While e-cigarettes might help people get around some smoking bans and save bystanders from the hazards of secondhand smoke, the device might prove to have an unexpected danger.
A bartender working at the Buck Inn Hotel in North Yorkshire, England, was standing next to an e-cigarette plugged into an iPad to charge when it exploded right in her face.
"I was about to give somebody their change and I heard the bang. I could see the fire coming at me and I felt the heat as I ran away," 18-year-old Laura Baty told the York Press. "I started crying hysterically and my arm was all black. My dress caught on fire as I ran away and I just didn't know what was happening."
The e-cigarette belonged to Stewart Paterson, a man who also worked in the bar and was trying to quit smoking.
"I put the e-cigarette on charge in my iPad charger, which I have done countless times before," he told the newspaper. "I heard a huge bang that sounded like a firework. I turned around to see a ball of fire weaving about."
Baty was taken into the restroom by a customer, cleaned up and calmed down. Aside from being shaken up, she was not badly injured by the blast.
Watch this footage of the incident captured by a surveillance camera:
E-cigarettes exploding isn't necessarily a new phenomenon.
In 2012, a Florida man was left with severe burns and missing part of his tongue after the electronic smoking device exploded while it was in his mouth.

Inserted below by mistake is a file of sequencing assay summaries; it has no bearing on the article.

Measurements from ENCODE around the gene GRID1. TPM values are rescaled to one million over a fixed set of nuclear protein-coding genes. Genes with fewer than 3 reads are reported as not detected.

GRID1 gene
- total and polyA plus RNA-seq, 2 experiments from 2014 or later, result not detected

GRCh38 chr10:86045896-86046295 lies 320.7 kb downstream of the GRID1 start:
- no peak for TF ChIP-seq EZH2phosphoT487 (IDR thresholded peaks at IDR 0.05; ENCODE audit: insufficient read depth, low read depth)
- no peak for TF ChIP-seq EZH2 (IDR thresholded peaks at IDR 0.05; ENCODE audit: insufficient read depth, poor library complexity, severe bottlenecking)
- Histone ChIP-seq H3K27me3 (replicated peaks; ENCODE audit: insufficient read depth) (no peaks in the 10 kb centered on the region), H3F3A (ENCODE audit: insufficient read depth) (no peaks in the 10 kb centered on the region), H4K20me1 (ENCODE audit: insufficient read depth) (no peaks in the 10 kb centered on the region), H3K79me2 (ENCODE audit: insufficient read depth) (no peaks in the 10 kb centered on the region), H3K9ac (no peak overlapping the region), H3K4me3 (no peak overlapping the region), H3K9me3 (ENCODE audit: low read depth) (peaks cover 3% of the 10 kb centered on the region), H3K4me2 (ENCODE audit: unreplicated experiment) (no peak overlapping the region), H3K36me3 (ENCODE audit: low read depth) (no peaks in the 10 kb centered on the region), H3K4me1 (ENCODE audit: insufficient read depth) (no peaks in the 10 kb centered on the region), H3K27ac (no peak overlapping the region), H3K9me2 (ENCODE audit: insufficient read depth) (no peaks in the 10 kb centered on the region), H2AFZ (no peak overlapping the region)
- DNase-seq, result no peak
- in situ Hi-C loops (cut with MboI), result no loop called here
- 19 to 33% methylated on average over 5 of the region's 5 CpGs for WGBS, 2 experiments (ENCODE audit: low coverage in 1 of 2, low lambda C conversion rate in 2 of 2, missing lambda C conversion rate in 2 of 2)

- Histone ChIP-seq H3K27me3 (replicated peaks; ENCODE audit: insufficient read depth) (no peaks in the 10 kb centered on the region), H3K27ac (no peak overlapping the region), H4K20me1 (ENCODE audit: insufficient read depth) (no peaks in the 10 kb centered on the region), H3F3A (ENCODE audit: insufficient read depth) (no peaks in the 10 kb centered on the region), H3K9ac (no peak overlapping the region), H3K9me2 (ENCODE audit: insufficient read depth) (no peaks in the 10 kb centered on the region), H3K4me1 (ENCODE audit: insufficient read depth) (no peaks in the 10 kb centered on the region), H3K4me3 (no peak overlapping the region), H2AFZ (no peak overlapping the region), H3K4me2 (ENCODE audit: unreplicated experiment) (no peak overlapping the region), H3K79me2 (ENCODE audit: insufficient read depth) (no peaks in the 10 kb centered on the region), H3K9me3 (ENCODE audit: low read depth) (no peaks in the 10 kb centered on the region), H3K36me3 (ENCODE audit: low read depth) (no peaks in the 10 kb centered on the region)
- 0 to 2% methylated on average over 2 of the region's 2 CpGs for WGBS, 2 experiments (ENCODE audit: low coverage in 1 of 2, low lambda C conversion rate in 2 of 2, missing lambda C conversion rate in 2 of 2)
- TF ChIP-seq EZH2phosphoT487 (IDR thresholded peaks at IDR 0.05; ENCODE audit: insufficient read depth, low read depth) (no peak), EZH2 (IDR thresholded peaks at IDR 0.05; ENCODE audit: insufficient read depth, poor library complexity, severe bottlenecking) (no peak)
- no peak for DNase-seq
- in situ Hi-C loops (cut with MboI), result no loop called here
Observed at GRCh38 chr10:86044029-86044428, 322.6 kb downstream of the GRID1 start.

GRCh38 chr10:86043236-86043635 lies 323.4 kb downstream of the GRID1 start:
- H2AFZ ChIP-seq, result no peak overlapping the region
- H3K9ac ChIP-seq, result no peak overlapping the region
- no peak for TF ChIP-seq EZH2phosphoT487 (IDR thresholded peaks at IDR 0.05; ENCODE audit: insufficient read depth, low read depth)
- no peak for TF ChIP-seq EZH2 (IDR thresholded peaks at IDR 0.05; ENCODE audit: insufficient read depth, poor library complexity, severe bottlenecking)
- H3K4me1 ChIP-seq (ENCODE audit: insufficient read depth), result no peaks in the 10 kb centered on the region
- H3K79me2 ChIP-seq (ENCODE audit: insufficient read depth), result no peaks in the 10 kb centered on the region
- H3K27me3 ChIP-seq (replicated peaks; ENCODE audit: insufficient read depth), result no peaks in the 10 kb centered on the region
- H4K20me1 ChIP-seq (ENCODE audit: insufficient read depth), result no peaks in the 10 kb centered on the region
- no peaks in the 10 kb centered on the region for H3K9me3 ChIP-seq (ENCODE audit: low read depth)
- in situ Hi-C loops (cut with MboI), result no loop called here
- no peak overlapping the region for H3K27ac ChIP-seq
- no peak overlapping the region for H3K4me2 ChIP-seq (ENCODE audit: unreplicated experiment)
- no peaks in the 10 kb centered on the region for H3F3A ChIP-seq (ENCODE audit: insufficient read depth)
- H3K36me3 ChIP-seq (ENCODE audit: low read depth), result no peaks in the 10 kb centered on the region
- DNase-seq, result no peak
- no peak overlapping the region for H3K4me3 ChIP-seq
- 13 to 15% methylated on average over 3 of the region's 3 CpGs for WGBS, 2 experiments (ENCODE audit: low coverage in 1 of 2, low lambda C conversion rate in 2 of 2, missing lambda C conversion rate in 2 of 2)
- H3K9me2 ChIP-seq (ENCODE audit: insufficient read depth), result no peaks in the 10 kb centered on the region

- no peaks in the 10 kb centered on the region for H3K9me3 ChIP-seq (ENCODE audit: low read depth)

According to WMAQ-TV, there isn't a reliable database of reported e-cigarette explosions, but an industry spokesman said they are rare.
"I’m aware of 10 failures in the last year,” Thomas Kiklas with the Tobacco Vapor Electronic Cigarette Association said, according to WMAQ. “When you charge them, they are 99.9 percent safe, but occasionally there will be failures.”
The issue appears to go back to the battery. A representative for the battery manufacturer of the e-cigarette involved in the incident in England told the York Press that it's important users charge e-cigarettes on the specific charger assigned to it.
"A number of independent organizations, including the fire service, have reiterated warnings that charging lithium batteries incorrectly and failing to take necessary care of these devices can lead to catastrophic failure," the representative said.
Alyson Down, community safety officer at North Yorkshire Fire and Rescue, said that any charging device should not be left unattended.
"I used to charge my phone up overnight, but now I charge it before I fall asleep in case something like what happened at The Buck in Richmond," Down told the York Press.
In addition to the potential of an exploding battery, a recent study found e-cigarettes can change cells' genetic expression in a manner similar to that of tobacco products.
Avrum Spira, who researches genomics and lung cancer at Boston University, told Nature that while there are "striking similarities” between the cell changes, they are not identical and more research needs to be done on whether the changes could cause cells to behave like cancer cells. Spira said that the research is still preliminary and that they cannot say whether or not e-cigarettes can cause cancer.